I was grateful just to have a place for our family to live. I don’t know how many people could cope with this situation, but we are told HaShem never gives us more than we can handle. Even with that, I was pushed to my limit until the final straw broke the proverbial camel’s back. After living like this for roughly two years, I began seeing colors that weren’t there; reds and greens, made fluorescent through the brightness of lights such as car headlights. The eye doctor gave me a clean bill of health and referred me to a neurologist.  After doing several intensive tests including an MRI, I was told I probably had MS, Multiple Sclerosis! It could only be proven conclusively with a spinal tap and while in the hospital, he would inject me with steroids to alleviate my symptoms. This is where I drew my red line and flatly refused. MS, spinal tap, steroids – ME? Not if I had anything to say about it! This was all before we began seeking advice from a Rabbi on these important issues which would have taken a lot of weight off my shoulders. Even though I had not yet read the Garden of Emuna and had not learned about the amazing concept of Hitbodedut (personal prayer) I did understand that G-d was in control of everything and could change anything if He so desired. I could either cry and feel sorry for myself, or beg HaShem to save me. I had nowhere else to turn.
 
So, every day I took at least ten or fifteen minutes to beseech G-d and pray for His help, both regarding my health and our living arrangements. At my next visit to the neurologist, he advised me to begin taking Vitamin B tablets. We spoke to our local Rabbi and through a generous Charity Fund in our community we were able to move to a normal apartment. Shortly thereafter, B”H, thank G-d, my vision returned to normal.
 
I certainly wouldn’t have chosen these events, but since they did occur, I know that it was G-d’s Will, for a reason and for the best. It was difficult for our children as well, but they are who they are today because of how they grew up. My point in telling you this is not to discourage anyone from moving to Israel, but to encourage. When we live a life of Torah and Mitzvot (observing the Commandments and doing good deeds) in Eretz Yisrael, there is no difficulty a person can undergo that will not strengthen and empower them. This particular circumstance could never happen to anyone else, since it was a trial designed specifically for us. Each one of us must bear our own burdens and in so doing, we retain the right to dwell in our G-d given land.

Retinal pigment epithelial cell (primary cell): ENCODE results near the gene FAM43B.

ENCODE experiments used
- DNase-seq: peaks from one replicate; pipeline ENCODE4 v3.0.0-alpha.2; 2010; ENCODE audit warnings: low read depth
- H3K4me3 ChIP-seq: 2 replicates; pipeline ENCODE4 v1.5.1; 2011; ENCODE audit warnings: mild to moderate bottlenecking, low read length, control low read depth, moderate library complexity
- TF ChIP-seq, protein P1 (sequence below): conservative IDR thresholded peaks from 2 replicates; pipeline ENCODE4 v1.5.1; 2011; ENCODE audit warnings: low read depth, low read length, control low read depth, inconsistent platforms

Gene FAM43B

Existing in of the Land of our Forefathers imbues us with the feeling that we are truly home andwithin a short time it is all else which seems foreign. Regardless of what comes our way, if we are guided by Heavenly objectives we have nothing to fear. HaShem’s Loving Light is always there to protect us through any storm, sponging up the torrents that have drenched us along the way. It is through this process that we become better people.
 
After all his self-sacrifice, Moshe Rebbeinu, our Righteous Patriarch, was not allowed the privilege of entering the Land.  Before he left the world, he passed HaShem’s message on to his people. As the seeds of that generation, this directive is also for us: “Behold, the Lord thy G-d hath set the land before thee; go up, take possession, as the Lord, the G-d of thy fathers, hath spoken unto thee; fear not, neither be dismayed.” Devarim 1:21.
 
It can’t get more clear than that.





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  1 Talkbacks for this article    See all talkbacks  
  1.
  Chaya, you're amazing
Aviva8/29/2011 10:42:49 AM